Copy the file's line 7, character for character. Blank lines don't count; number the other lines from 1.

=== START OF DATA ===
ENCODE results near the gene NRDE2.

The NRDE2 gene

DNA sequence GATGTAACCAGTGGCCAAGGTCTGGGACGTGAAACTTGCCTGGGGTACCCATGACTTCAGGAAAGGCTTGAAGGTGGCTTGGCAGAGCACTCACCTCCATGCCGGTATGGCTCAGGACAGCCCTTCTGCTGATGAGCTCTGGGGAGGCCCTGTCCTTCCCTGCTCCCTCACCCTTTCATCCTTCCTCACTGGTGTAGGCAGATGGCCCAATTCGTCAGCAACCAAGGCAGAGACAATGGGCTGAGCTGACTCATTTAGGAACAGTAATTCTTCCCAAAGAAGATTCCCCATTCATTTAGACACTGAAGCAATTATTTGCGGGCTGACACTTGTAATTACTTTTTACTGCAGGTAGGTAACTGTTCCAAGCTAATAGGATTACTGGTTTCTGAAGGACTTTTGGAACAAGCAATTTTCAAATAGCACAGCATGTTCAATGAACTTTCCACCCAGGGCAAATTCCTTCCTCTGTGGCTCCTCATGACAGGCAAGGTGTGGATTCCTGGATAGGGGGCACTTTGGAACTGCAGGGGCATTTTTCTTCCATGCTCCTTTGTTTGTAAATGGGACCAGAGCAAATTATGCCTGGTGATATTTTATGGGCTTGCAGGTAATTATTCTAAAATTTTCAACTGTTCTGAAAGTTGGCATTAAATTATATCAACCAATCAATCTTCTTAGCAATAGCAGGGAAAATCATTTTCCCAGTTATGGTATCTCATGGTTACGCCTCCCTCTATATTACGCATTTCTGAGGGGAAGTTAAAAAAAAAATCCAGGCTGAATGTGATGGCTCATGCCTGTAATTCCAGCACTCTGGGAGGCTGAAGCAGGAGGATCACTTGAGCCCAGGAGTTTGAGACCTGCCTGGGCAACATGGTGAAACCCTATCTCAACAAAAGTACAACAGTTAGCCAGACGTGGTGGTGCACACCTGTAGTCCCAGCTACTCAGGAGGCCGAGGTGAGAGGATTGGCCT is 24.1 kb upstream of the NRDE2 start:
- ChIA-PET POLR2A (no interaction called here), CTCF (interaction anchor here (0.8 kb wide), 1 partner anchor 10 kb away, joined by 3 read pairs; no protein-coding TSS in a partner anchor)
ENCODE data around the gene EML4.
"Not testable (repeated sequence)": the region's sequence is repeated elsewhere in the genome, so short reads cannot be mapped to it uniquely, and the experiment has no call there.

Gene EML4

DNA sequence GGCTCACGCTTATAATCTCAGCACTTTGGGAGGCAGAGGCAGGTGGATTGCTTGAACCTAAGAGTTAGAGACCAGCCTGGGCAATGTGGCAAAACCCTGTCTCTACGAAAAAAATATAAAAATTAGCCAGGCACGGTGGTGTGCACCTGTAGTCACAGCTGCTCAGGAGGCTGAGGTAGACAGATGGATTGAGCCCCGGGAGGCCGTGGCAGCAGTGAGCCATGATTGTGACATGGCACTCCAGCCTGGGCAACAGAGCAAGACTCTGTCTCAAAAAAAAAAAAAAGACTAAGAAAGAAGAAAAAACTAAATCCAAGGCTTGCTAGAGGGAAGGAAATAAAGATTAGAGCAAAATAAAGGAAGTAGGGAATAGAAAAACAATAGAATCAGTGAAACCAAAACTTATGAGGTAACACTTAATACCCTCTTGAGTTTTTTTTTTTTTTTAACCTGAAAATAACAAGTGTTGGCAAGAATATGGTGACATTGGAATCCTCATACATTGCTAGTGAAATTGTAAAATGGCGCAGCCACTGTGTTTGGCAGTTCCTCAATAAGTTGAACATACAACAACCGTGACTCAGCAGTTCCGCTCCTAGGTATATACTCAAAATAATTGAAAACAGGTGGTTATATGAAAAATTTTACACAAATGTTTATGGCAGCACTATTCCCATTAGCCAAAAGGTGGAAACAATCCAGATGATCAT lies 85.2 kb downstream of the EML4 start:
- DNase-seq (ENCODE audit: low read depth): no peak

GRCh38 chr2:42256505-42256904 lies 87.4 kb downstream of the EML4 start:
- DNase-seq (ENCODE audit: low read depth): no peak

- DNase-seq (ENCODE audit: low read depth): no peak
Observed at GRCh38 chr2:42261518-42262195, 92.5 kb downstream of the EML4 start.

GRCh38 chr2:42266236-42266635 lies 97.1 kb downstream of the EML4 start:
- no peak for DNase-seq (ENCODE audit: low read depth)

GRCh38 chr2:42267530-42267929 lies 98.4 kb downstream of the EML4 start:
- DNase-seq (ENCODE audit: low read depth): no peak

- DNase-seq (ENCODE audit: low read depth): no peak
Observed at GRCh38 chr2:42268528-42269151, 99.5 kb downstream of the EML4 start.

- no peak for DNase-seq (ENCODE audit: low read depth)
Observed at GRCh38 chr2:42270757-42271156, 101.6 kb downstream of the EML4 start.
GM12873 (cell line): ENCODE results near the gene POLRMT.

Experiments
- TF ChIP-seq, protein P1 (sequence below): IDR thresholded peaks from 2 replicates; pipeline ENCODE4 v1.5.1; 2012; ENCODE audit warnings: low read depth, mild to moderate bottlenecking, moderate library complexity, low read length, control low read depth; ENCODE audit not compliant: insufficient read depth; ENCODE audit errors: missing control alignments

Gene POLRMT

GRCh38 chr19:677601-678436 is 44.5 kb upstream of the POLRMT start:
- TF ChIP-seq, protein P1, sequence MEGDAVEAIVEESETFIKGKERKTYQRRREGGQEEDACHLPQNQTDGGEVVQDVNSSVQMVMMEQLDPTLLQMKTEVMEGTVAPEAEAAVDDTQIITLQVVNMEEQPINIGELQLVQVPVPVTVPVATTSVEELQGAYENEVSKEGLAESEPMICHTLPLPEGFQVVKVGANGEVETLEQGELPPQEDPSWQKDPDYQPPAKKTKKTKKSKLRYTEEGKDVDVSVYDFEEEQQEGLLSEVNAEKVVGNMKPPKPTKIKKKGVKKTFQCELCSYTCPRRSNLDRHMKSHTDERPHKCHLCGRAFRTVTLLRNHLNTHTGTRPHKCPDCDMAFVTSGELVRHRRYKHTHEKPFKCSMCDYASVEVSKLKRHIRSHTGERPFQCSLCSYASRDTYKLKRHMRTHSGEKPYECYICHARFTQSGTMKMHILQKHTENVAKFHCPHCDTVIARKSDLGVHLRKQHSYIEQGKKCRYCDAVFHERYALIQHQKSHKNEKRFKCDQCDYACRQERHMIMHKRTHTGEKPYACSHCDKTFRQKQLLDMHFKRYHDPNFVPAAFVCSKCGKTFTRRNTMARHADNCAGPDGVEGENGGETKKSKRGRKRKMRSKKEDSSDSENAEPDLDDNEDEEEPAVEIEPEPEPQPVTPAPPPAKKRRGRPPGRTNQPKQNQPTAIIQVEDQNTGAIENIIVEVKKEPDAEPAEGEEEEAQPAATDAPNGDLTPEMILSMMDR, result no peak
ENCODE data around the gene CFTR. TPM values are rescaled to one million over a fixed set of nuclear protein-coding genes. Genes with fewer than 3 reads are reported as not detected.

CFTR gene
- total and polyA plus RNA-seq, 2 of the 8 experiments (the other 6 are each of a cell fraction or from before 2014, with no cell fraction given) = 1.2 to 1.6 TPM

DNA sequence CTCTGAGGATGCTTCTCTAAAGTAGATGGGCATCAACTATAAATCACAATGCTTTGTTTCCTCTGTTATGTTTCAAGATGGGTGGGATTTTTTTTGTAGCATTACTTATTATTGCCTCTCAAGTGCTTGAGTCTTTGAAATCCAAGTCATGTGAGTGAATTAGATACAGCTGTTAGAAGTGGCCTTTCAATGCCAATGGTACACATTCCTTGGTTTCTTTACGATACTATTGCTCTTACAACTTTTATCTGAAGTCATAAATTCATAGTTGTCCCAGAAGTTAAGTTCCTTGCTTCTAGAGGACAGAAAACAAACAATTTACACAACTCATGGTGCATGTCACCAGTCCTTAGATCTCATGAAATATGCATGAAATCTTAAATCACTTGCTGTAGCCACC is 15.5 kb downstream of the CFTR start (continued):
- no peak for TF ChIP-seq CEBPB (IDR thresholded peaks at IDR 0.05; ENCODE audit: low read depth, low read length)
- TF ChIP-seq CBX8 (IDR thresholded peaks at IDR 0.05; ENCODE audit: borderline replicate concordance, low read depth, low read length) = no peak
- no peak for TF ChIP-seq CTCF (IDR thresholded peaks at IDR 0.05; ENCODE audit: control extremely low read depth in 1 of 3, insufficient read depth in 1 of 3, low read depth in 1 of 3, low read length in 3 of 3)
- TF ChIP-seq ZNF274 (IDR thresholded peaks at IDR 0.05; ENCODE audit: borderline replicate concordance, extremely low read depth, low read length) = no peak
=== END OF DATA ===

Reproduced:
Gene EML4